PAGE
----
Chris Sale could convert from Red Sox ace to bullpen weapon
Chris Sale has taken another significant step toward his return to the Boston Red Sox, throwing a bullpen session at Fenway Park this afternoon for the first time since 2019. According to Alex Speier of The Boston Globe, the lefty threw 25 pitches while showcasing his fastball, changeup and slider.
The team hasn’t set an official timeline for Sale’s return but manager Alex Cora called today’s bullpen the equivalent of one a pitcher would typically throw in January while preparing for the season. Sale feels that he’s completed his rehabilitation from Tommy John surgery and now is at the point of simply building up his arm strength the way he would during spring training. That makes a late-July or early-August return a fair estimate.
Is it possible we could see Sale pitching for the Red Sox sooner than that? If it were up to him, the lefty would take the mound tomorrow.
While addressing the media on Tuesday, Sale was adamant that he’s “100 percent” certain that he’ll be back this season. If it means pushing up his timeline to allow him to help his team sooner, Sale is open to the idea of pitching out of the bullpen, a role that would require less time to build up his arm to handle.
"“I would be game for that,” Sale said when asked about a potential relief role. “The quicker I can get back, I’m game.”"
The concept of using Sale out of the bullpen isn’t completely far-fetched. He spent his first two seasons in the big leagues pitching out of the Chicago White Sox bullpen, posting a 2.58 ERA in 79 games.
Sale also made two relief appearances during the 2018 postseason, tossing a shutout inning in Game 4 of the ALDS against the New York Yankees and striking out the side in the 9th inning of the decisive game of the World Series. Manny Machado dropping to one knee while chasing a filthy slider from Sale to seal the victory is one of the lasting images from that historic season.
He’s clearly more valuable as a starting pitcher and that’s how the Red Sox currently plan to utilize him upon his return. Sale is certainly paid like a top-tier starter, not a middle reliever. Putting him back in the rotation is obviously the long-term goal. In the short term? The bullpen idea might be worth some consideration.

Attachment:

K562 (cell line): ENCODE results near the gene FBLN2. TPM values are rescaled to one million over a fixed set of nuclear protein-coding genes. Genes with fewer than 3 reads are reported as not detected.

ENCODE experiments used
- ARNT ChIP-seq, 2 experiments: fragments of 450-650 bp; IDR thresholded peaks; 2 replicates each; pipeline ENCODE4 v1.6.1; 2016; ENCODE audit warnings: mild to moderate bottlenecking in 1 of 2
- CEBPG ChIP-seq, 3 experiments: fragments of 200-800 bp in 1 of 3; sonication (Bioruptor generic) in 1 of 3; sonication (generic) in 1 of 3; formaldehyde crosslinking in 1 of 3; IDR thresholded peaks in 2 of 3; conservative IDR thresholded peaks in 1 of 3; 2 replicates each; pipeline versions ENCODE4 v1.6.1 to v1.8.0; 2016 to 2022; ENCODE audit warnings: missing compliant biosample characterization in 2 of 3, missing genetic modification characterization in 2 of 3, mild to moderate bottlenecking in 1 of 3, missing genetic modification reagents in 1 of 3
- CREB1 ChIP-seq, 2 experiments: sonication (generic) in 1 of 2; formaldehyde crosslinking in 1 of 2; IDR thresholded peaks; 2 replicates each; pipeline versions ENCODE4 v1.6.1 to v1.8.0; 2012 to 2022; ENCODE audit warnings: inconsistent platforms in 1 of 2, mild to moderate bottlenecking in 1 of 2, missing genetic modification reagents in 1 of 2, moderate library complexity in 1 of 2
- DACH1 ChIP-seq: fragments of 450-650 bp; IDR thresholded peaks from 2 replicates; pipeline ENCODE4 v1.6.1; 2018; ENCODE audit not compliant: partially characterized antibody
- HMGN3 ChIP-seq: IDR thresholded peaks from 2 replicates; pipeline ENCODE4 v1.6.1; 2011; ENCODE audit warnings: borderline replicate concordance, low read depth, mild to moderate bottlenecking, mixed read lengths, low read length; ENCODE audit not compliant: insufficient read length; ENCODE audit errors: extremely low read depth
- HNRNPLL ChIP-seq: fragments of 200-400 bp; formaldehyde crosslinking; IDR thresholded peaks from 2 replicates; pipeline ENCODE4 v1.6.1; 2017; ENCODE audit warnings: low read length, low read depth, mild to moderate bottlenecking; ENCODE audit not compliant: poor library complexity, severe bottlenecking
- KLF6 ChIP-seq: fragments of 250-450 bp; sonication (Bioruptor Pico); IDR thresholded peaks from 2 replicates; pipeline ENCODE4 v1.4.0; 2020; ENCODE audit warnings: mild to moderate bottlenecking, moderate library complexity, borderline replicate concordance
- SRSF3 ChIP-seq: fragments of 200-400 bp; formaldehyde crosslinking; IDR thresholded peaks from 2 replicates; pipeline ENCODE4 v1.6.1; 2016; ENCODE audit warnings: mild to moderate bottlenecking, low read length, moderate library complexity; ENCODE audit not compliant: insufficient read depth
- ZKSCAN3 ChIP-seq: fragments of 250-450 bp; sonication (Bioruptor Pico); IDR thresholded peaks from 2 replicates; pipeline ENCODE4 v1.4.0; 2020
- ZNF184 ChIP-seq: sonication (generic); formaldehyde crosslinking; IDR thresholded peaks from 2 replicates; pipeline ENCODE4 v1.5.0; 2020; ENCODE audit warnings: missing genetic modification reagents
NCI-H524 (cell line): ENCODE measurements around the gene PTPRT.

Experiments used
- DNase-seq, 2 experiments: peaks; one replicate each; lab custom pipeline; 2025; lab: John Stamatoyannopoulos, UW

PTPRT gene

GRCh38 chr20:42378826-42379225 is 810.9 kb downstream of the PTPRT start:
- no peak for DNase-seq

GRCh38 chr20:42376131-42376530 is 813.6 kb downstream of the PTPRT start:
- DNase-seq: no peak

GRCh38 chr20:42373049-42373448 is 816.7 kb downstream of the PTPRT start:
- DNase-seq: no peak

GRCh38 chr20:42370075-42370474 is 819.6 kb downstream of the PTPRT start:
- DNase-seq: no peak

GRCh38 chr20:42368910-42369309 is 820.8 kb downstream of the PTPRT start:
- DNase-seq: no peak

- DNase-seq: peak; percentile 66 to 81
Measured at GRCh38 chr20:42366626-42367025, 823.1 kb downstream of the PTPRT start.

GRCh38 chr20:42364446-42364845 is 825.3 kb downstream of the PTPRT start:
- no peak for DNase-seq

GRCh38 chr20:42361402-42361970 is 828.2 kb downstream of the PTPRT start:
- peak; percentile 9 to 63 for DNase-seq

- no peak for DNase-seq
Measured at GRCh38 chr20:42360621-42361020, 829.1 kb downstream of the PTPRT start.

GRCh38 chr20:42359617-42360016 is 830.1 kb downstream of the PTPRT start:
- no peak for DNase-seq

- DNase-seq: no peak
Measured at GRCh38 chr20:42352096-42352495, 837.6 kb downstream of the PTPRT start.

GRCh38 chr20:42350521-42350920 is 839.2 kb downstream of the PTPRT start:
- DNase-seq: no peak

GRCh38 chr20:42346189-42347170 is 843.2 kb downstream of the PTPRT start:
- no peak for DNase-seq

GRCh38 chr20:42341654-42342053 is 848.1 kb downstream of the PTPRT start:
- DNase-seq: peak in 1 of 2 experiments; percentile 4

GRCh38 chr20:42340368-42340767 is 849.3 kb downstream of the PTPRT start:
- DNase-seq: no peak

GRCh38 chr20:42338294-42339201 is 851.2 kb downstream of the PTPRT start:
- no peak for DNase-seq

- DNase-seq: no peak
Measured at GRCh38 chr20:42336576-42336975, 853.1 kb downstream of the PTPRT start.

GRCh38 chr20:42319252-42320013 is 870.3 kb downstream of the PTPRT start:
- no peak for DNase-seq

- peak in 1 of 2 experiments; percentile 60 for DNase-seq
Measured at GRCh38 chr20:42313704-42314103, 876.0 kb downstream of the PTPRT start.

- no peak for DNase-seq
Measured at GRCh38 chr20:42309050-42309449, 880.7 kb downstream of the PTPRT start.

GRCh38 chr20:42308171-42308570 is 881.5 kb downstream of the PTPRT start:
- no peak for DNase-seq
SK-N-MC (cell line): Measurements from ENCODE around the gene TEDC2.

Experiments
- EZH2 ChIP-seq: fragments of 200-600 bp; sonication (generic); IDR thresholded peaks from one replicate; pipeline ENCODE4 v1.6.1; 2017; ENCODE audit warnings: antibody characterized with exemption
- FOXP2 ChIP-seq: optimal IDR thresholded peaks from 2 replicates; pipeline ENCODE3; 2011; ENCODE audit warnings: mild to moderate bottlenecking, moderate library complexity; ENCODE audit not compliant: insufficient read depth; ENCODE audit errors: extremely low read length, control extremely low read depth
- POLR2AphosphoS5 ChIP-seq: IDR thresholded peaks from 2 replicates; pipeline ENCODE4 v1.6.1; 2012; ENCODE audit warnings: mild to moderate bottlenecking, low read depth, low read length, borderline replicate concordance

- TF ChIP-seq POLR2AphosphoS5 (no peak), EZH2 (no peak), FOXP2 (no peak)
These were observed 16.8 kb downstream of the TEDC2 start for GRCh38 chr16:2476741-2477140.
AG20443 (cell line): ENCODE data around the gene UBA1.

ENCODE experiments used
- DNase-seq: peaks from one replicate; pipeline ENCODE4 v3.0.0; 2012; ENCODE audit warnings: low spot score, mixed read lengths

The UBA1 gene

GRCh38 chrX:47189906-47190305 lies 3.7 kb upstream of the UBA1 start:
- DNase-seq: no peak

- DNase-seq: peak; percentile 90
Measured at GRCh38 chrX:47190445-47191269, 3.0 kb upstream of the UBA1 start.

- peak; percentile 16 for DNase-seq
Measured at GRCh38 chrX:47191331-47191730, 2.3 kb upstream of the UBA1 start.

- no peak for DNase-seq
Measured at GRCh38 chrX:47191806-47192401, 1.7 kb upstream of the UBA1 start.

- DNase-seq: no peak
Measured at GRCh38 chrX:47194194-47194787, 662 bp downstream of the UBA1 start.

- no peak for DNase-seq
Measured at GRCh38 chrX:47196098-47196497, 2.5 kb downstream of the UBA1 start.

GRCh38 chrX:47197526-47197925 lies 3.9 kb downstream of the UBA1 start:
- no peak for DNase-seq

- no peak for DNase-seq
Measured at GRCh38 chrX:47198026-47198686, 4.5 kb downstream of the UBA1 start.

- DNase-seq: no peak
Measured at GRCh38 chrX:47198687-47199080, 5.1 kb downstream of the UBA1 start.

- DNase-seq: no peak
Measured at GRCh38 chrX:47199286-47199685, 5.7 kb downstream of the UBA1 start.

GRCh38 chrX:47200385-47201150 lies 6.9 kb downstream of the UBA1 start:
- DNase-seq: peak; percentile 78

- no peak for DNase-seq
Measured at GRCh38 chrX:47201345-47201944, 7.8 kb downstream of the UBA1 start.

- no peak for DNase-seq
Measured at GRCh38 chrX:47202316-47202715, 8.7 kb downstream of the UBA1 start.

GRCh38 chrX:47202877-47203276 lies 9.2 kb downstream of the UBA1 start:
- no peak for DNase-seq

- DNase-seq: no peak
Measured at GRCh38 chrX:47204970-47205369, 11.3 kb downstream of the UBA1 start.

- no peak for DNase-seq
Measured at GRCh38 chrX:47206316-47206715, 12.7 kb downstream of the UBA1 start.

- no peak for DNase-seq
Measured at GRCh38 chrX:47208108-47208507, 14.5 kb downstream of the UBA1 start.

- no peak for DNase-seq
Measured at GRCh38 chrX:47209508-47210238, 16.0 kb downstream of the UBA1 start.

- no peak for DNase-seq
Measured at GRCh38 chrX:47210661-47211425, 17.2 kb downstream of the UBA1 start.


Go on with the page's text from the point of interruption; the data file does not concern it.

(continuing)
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The concept is certainly more viable considering how successful the current rotation has been. The Red Sox rotation has four starters who currently own a sub-4.00 ERA and rank within the top-30 American League starters (minimum 50 innings pitched).
The weakest link has surprisingly been Eduardo Rodriguez, who initially came back strong following a season lost to myocarditis but struggled in May. He currently owns a 5.59 ERA but his 4.64 strikeout-to-walk ratio would be the best of his career and he made some encouraging progress in his last outing against the Yankees. E-Rod is in a contract year and needs a strong season to prove he’s worthy of the lucrative deal he deserves. Are the Red Sox really going to tell him he’s out of the rotation when Sale comes back? They risk spoiling their chance to re-sign him this winter if they cross that bridge.
If Boston keeps the faith with Rodriguez, which pitcher is getting booted to the bullpen? There are no obvious alternatives based on what we’ve seen this season. Sale is still over a month away from contributing to the major league team so injuries or performance issues could make the decision for them. If everyone is healthy and pitching well by the time he’s ready, putting Sale in the bullpen – at least temporarily – might be what’s best for the team.
Sale is a fiery competitor who is chomping at the bit to get back on the mound. He’ll do whatever the team needs him to do in order to win. If the bullpen is the quickest path to getting him back on the active roster, the team needs to be as open to the idea as their recovering ace appears to be.